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"The U.S. LEI rebounded in May and resumed its upward trend with a majority of the components supporting this gain. The Coincident Economic Index, a monthly measure of current economic conditions, continued to increase slowly but steadily," says Ataman Ozyildirim, economist at The Conference Board. "Overall, despite short-term volatility, the composite indexes still point to expanding economic activity in the coming months."
The LEI for the U.S. now stands at 114.7 (2004=100). . The interest rate spread, consumer expectations and building permits made large positive contributions to the index this month, more than offsetting the negative contribution from the index of supplier deliveries.
The six-month change in the index has continued to moderate – to 3.0 percent (a 6.0 percent annual rate) in the period through May 2011, down from 4.0 percent (an 8.2 percent annual rate) in February 2011. However, the strengths among the leading indicators have remained widespread in recent months.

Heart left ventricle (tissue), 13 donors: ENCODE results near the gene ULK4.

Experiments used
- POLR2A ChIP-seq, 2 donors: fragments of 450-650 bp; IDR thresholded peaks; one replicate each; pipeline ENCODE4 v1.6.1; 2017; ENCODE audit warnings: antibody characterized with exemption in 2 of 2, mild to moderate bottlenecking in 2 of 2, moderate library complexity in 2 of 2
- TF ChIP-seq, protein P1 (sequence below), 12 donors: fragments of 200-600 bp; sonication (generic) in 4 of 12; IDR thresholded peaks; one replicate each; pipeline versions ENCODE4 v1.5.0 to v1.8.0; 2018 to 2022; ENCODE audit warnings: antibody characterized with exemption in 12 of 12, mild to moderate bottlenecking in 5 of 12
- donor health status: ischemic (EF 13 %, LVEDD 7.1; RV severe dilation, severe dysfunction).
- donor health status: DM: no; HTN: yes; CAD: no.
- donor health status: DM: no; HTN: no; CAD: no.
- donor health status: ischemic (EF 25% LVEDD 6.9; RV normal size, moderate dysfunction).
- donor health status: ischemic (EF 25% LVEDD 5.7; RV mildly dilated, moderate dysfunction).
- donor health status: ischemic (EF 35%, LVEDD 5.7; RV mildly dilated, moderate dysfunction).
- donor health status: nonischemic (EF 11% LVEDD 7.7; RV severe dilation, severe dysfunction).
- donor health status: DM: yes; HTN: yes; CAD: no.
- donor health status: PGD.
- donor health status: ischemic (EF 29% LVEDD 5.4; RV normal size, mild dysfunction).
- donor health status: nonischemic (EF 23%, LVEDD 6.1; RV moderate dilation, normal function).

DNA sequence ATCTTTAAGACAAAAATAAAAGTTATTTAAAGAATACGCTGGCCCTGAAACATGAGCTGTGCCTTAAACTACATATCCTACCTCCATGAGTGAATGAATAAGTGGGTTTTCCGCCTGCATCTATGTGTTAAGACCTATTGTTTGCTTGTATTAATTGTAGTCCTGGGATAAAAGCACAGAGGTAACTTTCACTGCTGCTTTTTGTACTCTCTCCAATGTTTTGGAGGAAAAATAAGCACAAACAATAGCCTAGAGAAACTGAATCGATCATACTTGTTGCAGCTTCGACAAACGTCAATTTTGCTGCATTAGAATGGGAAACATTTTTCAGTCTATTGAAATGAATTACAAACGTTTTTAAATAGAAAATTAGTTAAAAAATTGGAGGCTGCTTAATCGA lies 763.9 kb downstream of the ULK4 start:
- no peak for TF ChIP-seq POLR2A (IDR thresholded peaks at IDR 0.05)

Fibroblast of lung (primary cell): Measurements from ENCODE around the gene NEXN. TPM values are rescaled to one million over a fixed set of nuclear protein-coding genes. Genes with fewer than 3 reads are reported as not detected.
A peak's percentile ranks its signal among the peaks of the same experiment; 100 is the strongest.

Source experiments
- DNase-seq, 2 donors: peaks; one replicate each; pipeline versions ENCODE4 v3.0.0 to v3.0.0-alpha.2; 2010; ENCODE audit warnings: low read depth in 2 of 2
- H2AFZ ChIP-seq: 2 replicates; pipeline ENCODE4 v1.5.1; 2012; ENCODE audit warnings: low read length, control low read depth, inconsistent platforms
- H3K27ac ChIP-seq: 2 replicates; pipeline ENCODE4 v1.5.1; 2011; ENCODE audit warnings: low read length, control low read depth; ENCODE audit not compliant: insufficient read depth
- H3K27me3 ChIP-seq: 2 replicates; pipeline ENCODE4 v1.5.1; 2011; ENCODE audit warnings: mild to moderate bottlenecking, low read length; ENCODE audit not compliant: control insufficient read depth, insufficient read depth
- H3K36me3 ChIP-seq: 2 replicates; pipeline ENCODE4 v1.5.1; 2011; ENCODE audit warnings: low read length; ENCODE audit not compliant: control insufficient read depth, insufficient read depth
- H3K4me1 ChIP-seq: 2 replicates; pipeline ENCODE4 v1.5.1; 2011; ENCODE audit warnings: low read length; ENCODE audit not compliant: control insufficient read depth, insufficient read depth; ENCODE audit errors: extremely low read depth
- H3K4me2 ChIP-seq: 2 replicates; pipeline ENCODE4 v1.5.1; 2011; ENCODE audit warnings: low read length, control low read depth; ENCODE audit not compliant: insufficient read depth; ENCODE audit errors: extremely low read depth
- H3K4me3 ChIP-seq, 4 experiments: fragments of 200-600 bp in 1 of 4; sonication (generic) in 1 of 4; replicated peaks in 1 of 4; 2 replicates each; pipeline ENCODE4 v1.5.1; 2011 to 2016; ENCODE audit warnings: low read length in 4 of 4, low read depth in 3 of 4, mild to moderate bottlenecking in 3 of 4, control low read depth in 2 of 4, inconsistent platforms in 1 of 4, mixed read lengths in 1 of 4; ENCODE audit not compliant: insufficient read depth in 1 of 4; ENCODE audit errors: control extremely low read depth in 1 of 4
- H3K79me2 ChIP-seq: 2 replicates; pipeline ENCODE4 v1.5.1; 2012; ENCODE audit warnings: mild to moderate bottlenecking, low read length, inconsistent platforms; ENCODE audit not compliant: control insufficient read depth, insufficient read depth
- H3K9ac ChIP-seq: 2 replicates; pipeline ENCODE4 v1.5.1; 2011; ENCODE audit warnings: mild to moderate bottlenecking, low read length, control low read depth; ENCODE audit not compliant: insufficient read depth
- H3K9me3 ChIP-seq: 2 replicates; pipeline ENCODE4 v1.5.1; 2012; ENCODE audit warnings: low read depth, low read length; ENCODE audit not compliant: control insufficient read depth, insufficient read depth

The Conference Board CEI for the U.S. now stands at 102.9. The index rose 1.2 percent (a 2.4 percent annual rate) between November 2010 and May 2011, faster than the growth of 0.6 percent (a 1.2 percent annual rate) for the previous six months. In addition, the strengths among the coincident indicators have remained very widespread, with all components advancing over the past six months.
The lagging economic index continued to increase faster than the CEI, and the coincident-to-lagging ratio fell further. Meanwhile, real GDP expanded at a 1.8 percent annual rate in the first quarter of the year, slower than the growth of 3.1 percent annual rate in the fourth quarter of 2010.
The LAG stands at 109.1, with three of the seven components advancing in May.
"Modest economic growth is being buffeted by some strong headwinds, including high gas and food prices and a soft housing market," says Ken Goldstein, economist at The Conference Board. "The economy will likely continue to grow through the summer and fall, however it will be choppy."